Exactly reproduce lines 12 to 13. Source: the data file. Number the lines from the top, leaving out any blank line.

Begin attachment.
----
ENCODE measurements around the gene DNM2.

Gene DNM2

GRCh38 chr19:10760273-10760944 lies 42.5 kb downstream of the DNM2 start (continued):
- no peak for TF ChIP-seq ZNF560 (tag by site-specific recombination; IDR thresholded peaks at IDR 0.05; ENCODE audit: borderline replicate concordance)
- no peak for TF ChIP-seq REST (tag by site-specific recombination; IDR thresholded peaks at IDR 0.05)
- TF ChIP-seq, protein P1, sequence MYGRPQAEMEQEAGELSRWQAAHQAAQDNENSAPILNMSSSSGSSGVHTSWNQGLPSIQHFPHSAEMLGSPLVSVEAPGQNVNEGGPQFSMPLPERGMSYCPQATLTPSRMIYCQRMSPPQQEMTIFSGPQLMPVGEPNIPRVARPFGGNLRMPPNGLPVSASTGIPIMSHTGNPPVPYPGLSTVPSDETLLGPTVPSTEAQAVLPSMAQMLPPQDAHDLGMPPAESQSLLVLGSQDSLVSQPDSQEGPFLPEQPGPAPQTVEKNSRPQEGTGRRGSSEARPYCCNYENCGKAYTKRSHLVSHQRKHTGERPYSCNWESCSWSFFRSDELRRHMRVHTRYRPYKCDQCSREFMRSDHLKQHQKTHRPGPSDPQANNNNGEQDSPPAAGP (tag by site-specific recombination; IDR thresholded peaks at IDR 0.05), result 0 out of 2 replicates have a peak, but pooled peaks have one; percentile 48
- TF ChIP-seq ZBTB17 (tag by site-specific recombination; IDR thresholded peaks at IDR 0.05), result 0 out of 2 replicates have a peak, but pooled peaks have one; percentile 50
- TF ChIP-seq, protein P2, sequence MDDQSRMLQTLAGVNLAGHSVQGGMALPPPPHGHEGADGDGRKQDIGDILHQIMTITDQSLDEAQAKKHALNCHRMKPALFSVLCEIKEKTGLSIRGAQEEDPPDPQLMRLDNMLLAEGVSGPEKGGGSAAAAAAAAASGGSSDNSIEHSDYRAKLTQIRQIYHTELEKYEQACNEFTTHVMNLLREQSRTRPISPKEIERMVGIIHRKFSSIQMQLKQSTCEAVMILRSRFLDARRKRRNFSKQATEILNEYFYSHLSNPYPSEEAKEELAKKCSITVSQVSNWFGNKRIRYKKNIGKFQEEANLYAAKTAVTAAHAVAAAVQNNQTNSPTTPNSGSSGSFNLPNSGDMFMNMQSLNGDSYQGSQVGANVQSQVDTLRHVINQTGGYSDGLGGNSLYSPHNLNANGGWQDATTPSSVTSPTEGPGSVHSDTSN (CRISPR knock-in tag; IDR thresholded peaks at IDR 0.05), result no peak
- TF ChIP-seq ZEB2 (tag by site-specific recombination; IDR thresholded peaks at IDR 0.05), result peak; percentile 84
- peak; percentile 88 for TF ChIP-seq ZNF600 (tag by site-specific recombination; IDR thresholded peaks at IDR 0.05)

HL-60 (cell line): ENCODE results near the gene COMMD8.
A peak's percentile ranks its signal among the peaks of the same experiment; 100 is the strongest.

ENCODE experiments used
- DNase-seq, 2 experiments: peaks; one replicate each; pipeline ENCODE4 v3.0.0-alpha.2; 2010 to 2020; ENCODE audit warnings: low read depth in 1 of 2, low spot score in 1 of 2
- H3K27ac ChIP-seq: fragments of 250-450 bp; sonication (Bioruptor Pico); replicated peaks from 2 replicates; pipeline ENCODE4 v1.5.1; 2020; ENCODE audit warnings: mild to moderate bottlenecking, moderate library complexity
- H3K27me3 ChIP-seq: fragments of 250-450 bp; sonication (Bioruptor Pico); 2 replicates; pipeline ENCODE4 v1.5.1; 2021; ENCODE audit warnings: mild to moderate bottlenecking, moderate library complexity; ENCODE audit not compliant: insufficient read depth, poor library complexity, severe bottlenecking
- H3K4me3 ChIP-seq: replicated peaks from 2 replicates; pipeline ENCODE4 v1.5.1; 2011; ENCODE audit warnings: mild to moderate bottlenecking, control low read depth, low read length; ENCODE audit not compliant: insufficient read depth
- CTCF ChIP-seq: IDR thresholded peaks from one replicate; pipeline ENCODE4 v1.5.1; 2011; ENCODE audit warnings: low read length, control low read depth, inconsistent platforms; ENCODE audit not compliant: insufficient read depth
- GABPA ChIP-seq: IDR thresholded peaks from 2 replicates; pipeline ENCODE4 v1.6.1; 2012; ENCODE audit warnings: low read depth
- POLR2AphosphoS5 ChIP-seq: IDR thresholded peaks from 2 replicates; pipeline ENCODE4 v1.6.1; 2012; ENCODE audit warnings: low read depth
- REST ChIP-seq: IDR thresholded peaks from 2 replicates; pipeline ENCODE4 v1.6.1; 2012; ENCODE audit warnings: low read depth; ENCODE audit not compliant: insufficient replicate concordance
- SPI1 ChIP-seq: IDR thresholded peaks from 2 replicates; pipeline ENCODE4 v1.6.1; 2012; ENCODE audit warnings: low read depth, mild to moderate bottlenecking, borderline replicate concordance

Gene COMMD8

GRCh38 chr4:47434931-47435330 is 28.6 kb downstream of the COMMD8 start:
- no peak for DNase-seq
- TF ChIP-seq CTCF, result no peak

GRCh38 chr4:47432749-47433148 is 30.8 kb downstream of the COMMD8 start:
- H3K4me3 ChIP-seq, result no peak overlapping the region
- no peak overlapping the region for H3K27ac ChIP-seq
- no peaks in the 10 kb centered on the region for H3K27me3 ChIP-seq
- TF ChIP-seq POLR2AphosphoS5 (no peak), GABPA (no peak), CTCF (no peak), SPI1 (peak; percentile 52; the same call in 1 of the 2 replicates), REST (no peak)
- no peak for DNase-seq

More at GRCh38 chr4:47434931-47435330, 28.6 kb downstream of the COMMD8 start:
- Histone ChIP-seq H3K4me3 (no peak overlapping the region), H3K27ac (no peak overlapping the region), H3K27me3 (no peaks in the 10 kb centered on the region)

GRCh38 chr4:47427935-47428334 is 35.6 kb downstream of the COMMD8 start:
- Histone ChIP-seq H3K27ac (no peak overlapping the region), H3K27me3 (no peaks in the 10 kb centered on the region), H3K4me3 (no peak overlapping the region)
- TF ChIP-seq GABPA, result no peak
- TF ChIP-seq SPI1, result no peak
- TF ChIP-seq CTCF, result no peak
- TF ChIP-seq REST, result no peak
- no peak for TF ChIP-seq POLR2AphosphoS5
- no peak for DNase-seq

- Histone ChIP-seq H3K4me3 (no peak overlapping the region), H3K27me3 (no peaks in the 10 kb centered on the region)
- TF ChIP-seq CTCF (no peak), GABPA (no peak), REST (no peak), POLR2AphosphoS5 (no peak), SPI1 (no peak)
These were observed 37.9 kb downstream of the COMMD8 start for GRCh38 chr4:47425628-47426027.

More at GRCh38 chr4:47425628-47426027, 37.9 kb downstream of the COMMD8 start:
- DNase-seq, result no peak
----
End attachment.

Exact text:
A peak's percentile ranks its signal among the peaks of the same experiment; 100 is the strongest.

ENCODE experiments used